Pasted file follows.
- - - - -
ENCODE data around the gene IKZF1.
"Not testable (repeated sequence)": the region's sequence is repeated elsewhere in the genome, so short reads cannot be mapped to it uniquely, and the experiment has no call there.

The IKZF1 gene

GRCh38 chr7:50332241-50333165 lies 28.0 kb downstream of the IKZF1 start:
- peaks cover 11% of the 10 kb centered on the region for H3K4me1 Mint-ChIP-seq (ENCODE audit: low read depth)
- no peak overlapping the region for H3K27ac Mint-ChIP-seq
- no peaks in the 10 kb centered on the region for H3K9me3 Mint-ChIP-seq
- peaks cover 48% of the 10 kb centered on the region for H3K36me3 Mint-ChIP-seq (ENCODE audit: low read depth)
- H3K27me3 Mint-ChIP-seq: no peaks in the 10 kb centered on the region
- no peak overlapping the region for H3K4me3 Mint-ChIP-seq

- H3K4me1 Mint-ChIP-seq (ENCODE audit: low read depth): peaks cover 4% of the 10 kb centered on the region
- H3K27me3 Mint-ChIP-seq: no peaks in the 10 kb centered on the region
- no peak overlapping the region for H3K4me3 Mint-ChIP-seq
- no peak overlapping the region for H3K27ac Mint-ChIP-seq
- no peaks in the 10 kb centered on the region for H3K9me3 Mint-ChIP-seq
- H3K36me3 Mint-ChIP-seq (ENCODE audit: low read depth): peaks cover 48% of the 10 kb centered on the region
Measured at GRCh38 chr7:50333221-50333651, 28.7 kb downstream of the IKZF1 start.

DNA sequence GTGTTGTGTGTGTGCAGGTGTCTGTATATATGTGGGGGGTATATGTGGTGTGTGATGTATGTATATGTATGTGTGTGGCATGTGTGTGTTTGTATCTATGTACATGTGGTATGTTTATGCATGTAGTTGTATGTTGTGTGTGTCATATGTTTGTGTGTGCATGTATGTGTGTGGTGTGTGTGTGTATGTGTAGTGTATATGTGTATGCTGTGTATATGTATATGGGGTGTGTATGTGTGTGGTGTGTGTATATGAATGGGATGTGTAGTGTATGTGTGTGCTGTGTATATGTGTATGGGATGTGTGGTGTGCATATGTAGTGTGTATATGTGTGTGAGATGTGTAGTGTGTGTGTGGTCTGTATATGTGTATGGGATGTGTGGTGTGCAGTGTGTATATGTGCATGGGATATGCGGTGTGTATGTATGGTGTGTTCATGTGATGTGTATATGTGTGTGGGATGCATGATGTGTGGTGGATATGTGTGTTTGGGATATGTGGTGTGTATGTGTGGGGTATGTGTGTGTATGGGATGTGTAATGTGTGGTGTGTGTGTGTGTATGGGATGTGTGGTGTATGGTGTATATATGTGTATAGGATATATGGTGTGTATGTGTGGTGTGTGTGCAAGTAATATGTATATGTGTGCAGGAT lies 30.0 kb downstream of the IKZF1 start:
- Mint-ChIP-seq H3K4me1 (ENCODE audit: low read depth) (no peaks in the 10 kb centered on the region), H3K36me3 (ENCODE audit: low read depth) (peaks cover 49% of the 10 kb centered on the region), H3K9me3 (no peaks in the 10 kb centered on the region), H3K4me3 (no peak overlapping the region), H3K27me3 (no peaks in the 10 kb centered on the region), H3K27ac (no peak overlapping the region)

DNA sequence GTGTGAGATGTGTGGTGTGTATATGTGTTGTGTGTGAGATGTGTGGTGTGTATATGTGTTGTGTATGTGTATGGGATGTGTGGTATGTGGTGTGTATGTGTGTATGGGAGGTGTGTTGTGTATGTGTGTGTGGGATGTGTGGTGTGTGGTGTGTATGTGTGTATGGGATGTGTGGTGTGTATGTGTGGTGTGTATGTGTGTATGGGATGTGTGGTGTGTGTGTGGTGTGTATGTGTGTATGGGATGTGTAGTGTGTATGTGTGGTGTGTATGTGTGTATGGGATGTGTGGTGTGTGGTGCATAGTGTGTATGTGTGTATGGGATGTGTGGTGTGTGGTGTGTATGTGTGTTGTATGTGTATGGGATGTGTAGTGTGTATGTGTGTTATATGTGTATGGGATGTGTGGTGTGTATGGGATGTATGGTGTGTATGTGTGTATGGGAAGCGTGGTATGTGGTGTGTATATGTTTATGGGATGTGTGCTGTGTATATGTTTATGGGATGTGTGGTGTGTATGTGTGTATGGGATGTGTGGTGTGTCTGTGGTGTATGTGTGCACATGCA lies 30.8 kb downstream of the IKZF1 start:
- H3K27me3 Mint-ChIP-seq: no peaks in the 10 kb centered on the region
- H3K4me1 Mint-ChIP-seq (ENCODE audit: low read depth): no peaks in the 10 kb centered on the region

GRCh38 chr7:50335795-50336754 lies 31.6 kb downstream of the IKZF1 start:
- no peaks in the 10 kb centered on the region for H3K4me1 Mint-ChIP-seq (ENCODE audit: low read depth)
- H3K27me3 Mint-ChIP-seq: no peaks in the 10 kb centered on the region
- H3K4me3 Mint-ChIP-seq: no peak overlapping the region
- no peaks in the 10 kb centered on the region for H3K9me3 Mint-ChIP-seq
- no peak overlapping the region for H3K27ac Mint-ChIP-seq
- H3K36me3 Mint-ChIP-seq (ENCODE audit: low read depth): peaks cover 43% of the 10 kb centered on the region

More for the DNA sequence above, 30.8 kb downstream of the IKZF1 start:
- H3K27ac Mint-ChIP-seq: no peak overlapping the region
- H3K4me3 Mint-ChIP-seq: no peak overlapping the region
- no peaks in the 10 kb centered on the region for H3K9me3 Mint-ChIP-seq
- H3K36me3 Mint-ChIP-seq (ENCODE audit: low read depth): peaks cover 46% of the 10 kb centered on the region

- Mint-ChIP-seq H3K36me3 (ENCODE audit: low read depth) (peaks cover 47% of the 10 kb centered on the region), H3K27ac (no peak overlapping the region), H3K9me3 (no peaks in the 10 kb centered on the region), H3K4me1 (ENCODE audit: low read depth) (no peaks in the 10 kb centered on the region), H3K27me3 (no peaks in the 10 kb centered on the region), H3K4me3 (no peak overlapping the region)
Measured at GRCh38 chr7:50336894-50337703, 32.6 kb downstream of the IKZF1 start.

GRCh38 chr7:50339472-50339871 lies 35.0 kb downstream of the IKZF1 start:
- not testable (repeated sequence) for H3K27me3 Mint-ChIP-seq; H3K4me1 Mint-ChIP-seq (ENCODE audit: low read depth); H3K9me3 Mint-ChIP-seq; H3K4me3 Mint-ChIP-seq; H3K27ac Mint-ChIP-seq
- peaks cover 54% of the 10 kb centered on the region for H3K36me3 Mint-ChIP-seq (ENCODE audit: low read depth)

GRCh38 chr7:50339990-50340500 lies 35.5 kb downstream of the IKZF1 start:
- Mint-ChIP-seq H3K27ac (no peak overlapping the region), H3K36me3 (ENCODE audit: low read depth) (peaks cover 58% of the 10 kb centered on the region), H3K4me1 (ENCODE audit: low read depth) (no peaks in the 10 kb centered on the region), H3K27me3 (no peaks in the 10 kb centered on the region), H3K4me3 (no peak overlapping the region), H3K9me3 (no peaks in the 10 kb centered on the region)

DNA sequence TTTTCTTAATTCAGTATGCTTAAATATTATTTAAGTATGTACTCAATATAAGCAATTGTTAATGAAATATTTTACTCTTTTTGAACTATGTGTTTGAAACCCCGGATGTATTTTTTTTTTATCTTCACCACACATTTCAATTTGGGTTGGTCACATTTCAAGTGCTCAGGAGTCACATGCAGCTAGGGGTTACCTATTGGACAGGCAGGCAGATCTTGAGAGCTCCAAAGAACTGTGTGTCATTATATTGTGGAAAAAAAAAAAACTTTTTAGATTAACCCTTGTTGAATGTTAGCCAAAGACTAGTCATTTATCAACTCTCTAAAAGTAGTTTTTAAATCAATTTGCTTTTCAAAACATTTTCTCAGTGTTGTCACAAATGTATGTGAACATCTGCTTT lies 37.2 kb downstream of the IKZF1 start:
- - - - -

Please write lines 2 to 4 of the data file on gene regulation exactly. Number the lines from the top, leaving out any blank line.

"Not testable (repeated sequence)": the region's sequence is repeated elsewhere in the genome, so short reads cannot be mapped to it uniquely, and the experiment has no call there.

The IKZF1 gene

GRCh38 chr7:50332241-50333165 lies 28.0 kb downstream of the IKZF1 start: